State Farm CEO speaks on guns and homeowners insurance
Gun safety in the home hasn’t been discussed much in the recent national conversation on gun violence, but the head of the nation’s largest homeowners and auto insurance company acknowledges that it could be.
Edward B. Rust Jr., CEO and Chairman of the Board of State Farm Mutual Insurance Co. said this week that gun ownership “could be among a multitude of things” considered among the risk factors used by insurance companies to determine the cost of homeowners insurance policies. “But,” he added, “whether someone owns a gun doesn’t necessarily make them a risk. … The bigger debate is, are people competent in gun ownership?”
Rust made his comments following a panel discussion at a forum for property and casualty insurers held at the Waldorf-Astoria hotel in New York on Monday.
In recent weeks, some commentators have suggested that insurance could play a role in mitigating gun violence. Insurers could offer discounts for gun owners who indicated they used gun locks and other safety features, suggests Marsha N. Cohen, a law professor at the University of California Hastings College of the Law. Another option: Consumers would have to show proof of coverage before buying guns.
Accidents represent just 2.6 percent of all gun fatalities, according to the Centers for Disease Control and Prevention. But that figure rose by 37 percent, from 1.9 percent, from 2010 to 2011.
State Farm does not specifically ask applicants if they own firearms, says Jeff McCollum, a spokesman. In most states, the company’s standard homeowners policy covers up to $2,500 of loss if guns are stolen or destroyed. Owners of expensive collectible guns can buy a separate “personal articles policy” for the value of what they own.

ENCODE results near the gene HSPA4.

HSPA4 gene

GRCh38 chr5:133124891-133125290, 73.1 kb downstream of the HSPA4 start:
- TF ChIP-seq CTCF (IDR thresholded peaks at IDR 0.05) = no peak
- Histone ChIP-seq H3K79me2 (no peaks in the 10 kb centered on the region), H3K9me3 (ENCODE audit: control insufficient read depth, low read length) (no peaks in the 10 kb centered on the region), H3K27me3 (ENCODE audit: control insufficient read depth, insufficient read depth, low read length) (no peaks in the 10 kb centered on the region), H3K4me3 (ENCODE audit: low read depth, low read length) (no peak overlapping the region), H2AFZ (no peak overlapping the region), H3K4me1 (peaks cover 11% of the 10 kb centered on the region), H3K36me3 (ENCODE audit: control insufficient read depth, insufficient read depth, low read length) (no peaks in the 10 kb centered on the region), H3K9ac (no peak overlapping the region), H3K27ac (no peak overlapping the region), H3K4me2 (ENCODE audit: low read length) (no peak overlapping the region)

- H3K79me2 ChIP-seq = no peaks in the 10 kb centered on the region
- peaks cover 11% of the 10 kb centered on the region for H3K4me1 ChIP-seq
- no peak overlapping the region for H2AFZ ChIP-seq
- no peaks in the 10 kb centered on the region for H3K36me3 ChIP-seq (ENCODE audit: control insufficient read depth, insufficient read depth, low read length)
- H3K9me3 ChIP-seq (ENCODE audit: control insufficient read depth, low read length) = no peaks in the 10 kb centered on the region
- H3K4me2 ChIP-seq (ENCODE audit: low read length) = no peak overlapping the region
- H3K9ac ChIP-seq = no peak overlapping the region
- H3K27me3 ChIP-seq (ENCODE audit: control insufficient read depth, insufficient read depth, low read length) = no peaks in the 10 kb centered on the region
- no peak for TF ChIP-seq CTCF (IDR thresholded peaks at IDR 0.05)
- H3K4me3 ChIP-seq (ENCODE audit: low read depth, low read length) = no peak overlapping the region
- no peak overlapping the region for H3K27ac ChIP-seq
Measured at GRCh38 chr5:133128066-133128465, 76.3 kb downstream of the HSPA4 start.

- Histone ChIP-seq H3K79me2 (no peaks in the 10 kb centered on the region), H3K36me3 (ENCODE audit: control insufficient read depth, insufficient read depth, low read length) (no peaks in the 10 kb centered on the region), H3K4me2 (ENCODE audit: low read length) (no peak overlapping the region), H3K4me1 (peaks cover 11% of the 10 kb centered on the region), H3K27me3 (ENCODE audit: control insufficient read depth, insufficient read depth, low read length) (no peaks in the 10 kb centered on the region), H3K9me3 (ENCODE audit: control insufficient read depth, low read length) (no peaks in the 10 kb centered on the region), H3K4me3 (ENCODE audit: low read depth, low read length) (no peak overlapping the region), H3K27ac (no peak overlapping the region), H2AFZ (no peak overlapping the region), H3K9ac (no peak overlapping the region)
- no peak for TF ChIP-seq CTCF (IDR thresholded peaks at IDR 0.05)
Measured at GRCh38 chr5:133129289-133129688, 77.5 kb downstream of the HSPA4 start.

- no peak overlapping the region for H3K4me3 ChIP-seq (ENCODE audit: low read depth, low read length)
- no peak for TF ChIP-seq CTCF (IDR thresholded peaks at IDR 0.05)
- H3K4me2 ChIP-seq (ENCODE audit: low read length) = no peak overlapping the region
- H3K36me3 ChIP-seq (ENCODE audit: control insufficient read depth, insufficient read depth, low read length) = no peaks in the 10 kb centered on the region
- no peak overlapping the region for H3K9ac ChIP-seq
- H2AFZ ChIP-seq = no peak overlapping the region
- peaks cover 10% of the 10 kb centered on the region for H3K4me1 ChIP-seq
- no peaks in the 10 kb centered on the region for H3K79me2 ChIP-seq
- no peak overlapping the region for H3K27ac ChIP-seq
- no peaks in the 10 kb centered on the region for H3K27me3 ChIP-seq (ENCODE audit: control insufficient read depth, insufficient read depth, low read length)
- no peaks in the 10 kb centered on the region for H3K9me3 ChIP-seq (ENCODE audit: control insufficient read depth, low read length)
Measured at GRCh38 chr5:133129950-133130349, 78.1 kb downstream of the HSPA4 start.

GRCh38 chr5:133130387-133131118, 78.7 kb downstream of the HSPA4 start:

State Farm does not give special discounts for people who use gun locks and other safety devices, McCollum said. The company sells policies in every state and has from 20 to 25 percent of the homeowners and auto insurance market. (Check our advice on buying homeowners coverage.)
Rust seemed reluctant to insert himself or the industry in the gun-violence debate. He acknowledged that “compliance and safety” had to be part of people’s thinking about guns. But, he said, while there was a need for a “healthy debate” on the subject, insurers weren’t geared up to police policyholders on whether they’re taking proper gun-safety measures in the home. “It’s like seat belt laws,” he said. “Wearing a seat belt can mitigate injuries. But we can’t pull everyone over to make sure they’re wearing a belt.”